12. In Montagovian type theory (1973; for a textbook exposition, see Gamut, 1990: 81–122) where \(e\) is the type of entities, \(s\) is the type of possible worlds and \(t\) is the type of truth values, causal verbs can either be of type \(\left\langle e \right.,\left. {\left\langle {e,t} \right\rangle } \right\rangle\), which takes a pair of entities to a truth value or they can be \(\left\langle {\left\langle s \right\rangle } \right.,\left. {\left\langle {s,t} \right\rangle } \right\rangle ,\left. {\left\langle {e,t} \right\rangle } \right\rangle\) which takes a pair of propositional concepts and entities to a truth value. However, in order for causal predicates to be univocal in being of either type, the type \(e\), the set of entities, and type \(\left\langle s \right.,\left. {\left\langle {s,t} \right\rangle } \right\rangle\), the set of propositional concepts, must be identical. This is absurd.

  13. The proposal has its roots in Kratzer (2006). It has been further developed in Moulton (2009).

  14. There are technical fixes that make this possible (see especially Potts, 2002). But such fixes lead to problems that are analogous to the problems we have raised for Nebel (see Moulton, 2009: 36).

  15. The distinction goes back to Frege (1951) and was sharpened in Strawson (1959).

  16. \(\left[ {\left[ \cdot \right]} \right]\) is the interpretation function which maps expressions to their meanings. I use as an exception Roman fonts in the interpretation function to mention expressions to avoid confusion with italics in the metalanguage and the lambda expressions to denote predicates that can be saturated by entities of the specified type. For instance, the meaning of the predicate run is expressed as \(\lambda\left( s \right)\) where s stands for the type of entities. Also the assumption that xc is a contentful entity is for convenience. It is clear that the relation expressed by fear can take non-contentful entities as arguments, too, as in: Carlos fears snakes.

  17. An anonymous reviewer helpfully inquires what happens to Partee’s puzzle under the current account, since sentences like the number of insect species on Earth surprised Mary seems to give rise to similar puzzles. I believe we can give a similar treatment for the example mentioned. For the expression the number of in particular, we might help ourselves to a metalanguage function # similar to cont in (11) that takes the actual size of a collection of countable entities (instead of contentful entities) and returns a contextually specified cardinal number. The meaning of the number of would be a predicate equating the size of the collection to the cardinal number specified. The predicate surprise is then saturated by the size of the collection in question, which seems to be the right kind of entity for a causal predicate. This analysis gives rise to an ambiguity, which can be confirmed to exist. The interpretation that the size of the collection of insect species on Earth is such that its number is n and it surprised Mary is true. However, the interpretation that the number n is such that it is the number of the size of the collection of insect species on Earth and it surprised Mary is false. I take the prediction of such ambiguity a good result for our analysis.

  18. The finest-grained way of specifying such subsets would be to let each attitudinal verb determine its own subset of contentful entities. However, as Anand and Hacquard (2014) show, there may be generalizations that hold among verbs, too. For instance, cognitive factives such as know, discover, and realize presuppose the truth of the content of their that-clauses, so their domains will consist of factive contentful entities.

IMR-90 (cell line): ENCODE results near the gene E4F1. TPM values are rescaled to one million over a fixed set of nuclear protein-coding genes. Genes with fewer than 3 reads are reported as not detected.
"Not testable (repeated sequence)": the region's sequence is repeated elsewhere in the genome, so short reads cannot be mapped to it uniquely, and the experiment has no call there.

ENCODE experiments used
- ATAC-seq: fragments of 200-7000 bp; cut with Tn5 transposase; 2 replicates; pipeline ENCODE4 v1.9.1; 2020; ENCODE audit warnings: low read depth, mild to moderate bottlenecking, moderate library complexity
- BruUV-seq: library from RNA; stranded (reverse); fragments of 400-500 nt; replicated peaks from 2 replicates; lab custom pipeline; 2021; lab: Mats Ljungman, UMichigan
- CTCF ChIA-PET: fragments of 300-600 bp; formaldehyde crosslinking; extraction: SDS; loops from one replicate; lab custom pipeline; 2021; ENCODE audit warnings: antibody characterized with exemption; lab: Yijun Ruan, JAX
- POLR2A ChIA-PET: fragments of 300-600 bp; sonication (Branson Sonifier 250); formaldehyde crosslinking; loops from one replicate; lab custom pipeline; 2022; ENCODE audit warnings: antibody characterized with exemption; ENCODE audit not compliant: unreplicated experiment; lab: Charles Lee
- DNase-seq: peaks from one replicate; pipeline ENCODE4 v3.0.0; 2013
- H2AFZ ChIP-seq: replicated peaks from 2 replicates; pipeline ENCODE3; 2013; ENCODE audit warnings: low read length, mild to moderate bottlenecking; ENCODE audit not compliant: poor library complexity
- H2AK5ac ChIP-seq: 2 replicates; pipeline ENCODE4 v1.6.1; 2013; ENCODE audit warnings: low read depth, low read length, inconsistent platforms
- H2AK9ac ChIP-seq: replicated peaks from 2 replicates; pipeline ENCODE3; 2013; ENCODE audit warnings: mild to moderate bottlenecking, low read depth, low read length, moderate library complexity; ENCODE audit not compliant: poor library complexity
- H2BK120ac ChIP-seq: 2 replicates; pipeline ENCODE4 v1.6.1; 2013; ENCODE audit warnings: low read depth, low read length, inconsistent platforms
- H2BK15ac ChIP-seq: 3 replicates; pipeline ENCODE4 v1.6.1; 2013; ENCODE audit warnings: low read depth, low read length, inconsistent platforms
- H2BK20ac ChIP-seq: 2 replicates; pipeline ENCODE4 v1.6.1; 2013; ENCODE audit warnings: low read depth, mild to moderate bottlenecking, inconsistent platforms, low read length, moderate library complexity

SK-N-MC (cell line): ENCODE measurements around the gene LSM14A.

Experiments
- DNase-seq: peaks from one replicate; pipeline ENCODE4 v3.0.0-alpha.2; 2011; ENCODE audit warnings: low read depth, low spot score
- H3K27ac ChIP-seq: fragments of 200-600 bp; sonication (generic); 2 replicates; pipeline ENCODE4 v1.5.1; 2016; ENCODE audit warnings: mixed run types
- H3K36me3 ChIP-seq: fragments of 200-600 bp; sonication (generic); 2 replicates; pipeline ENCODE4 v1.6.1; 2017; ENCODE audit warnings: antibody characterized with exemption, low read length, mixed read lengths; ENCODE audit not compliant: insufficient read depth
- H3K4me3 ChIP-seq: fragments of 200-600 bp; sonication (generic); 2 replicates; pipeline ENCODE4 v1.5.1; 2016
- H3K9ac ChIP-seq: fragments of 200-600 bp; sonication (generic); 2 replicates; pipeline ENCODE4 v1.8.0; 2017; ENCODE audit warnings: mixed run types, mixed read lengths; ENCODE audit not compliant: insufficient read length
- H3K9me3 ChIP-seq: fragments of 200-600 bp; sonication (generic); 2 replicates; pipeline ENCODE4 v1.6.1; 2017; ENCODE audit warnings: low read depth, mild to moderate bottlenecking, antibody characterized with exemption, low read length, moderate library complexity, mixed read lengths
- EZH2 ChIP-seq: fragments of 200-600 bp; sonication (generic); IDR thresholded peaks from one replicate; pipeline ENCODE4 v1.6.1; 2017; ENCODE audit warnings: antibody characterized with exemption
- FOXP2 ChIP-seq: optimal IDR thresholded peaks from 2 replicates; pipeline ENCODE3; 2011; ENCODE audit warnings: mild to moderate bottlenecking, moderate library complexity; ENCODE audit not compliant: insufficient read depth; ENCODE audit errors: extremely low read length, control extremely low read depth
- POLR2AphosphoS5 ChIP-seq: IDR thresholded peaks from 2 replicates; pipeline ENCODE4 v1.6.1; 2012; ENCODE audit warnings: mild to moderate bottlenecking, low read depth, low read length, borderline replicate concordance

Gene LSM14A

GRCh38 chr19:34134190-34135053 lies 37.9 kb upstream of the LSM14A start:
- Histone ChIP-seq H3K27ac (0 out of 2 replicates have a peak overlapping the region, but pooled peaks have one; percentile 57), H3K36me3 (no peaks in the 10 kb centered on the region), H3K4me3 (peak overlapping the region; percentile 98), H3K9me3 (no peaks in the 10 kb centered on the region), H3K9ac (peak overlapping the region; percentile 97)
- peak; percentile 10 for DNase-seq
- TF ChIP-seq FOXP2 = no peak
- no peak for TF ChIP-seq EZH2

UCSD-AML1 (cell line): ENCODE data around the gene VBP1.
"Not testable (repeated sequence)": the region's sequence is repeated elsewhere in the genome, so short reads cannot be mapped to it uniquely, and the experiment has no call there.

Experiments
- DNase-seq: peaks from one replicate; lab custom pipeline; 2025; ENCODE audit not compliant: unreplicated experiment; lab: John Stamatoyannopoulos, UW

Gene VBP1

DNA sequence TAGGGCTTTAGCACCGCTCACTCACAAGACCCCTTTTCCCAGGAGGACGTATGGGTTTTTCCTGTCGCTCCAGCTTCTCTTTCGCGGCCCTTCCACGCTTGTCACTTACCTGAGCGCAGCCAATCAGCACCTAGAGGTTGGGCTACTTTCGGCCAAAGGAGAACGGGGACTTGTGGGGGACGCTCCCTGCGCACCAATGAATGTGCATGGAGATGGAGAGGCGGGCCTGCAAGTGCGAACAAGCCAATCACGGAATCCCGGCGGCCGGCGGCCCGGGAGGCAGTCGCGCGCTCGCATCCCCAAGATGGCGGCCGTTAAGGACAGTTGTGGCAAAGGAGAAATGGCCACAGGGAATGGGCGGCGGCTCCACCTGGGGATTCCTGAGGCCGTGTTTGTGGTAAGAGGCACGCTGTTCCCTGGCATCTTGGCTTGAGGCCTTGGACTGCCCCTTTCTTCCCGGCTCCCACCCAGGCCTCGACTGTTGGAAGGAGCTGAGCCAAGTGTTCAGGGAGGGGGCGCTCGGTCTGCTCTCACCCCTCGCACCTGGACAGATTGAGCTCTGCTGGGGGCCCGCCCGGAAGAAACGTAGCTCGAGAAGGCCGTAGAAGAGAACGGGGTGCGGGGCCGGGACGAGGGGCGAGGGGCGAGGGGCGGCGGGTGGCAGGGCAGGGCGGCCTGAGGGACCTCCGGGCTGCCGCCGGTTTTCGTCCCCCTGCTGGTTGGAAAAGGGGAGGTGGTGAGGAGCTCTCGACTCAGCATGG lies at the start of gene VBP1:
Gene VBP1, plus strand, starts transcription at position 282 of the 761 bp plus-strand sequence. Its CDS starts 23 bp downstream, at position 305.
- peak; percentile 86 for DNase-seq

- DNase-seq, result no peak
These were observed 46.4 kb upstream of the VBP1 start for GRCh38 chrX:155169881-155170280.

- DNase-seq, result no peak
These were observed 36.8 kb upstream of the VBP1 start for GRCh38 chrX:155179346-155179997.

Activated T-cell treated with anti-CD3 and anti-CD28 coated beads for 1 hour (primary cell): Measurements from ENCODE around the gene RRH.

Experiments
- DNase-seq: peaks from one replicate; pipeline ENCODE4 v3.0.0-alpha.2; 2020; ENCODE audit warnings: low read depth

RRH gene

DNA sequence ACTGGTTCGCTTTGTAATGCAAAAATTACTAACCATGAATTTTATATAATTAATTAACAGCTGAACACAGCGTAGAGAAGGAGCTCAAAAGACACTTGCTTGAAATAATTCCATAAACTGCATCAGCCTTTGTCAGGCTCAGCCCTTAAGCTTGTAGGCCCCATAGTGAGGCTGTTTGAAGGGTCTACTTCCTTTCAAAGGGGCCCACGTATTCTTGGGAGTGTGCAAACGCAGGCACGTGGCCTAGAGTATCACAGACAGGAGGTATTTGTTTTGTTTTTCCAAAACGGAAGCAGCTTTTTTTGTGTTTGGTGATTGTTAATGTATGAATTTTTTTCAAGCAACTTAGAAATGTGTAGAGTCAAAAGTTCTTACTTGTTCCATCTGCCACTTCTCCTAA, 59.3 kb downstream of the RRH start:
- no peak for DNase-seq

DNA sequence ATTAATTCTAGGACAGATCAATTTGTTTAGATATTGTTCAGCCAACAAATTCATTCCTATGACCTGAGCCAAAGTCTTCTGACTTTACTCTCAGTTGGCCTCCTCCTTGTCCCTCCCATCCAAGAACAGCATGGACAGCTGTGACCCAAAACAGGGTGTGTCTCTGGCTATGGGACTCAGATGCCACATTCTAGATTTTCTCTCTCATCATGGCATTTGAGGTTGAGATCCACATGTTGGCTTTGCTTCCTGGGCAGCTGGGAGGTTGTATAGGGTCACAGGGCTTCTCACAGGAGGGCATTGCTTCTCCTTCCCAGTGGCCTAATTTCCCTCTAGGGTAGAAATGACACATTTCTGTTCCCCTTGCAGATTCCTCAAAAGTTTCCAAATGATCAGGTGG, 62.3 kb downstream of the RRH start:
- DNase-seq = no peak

19. Kratzer (2006: §9) divides that-clauses into categories according to their role, e.g., logophoric that-clauses, factive that-clauses. Our treatment here captures this by postulating a restricted existential closure of the predicational form.

  20. Assumption of distinct contentful entities for distinct attitudinal verbs may seem like our solution to Prior’s puzzle is closer to Parsons (1993), Mofett (2003) and Harman (2003) who argue that that-clauses sometimes refer to entities other than propositions than I acknowledge. However, this is not the case. Under our solution that-clauses are not referring expressions at all. They are predicates that associate the propositional content of many different entities selected by their attitudinal verbs with their propositional content. Our analysis assigns a uniform meaning to that-clauses rather than stipulating that they refer to different entities in different contexts. I believe that our analysis is more explanatory, because it assigns the same meaning to an expression which occurs verbatim in different contexts, while varying the implicit contentful entities with the varying attitudinal verbs. Thanks to an anonymous referee for pressing me to clarify the difference among these analyses and ours.

  21. Thanks to an anonymous reviewer for rightfully questioning if the present solution extends to proper name variants of Prior’s puzzle. Examples are from Nebel (2019, p. 93).

  22. Thanks to an anonymous reviewer for drawing my attention to this development and the following discussion.

  23. Thanks to an anonymous reviewer for pressing on this question.

  24. Britannica, T. Editors of Encyclopaedia (2011, August 5). Propositional attitudeEncyclopedia Britannica.


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This paper has been developed for Proseminar taught during Fall 2020-Spring 2021 at JHU. First and foremost, I thank Hanna Pickard and Ian Phillips for their excellent organization. Special thanks to Ian Phillips for reading multiple drafts and very helpful comments and two anonymous reviewers for Philosophical Studies for detailed comments and inquiries that improved the quality of paper immensely. Thanks to Hanna Pickard and Jacob Lettie for detailed discussion of many points in the paper. For their generous feedback, thanks also to Elsie Campbell, Rooke Christy, Oscar Ro- driguez Cruz-Haker, Nick Eggert, Fergus Horan, Matthew Morgado, Sonya Ringer and Hannah Winckler-Olick.

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Correspondence to Hüseyin Güngör.

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Güngör, H. That solution to Prior’s puzzle. Philos Stud 179, 2765–2785 (2022).

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  • Propositions
  • Propositional content
  • That-clauses
  • Substitution failures
  • Propositional attitude reports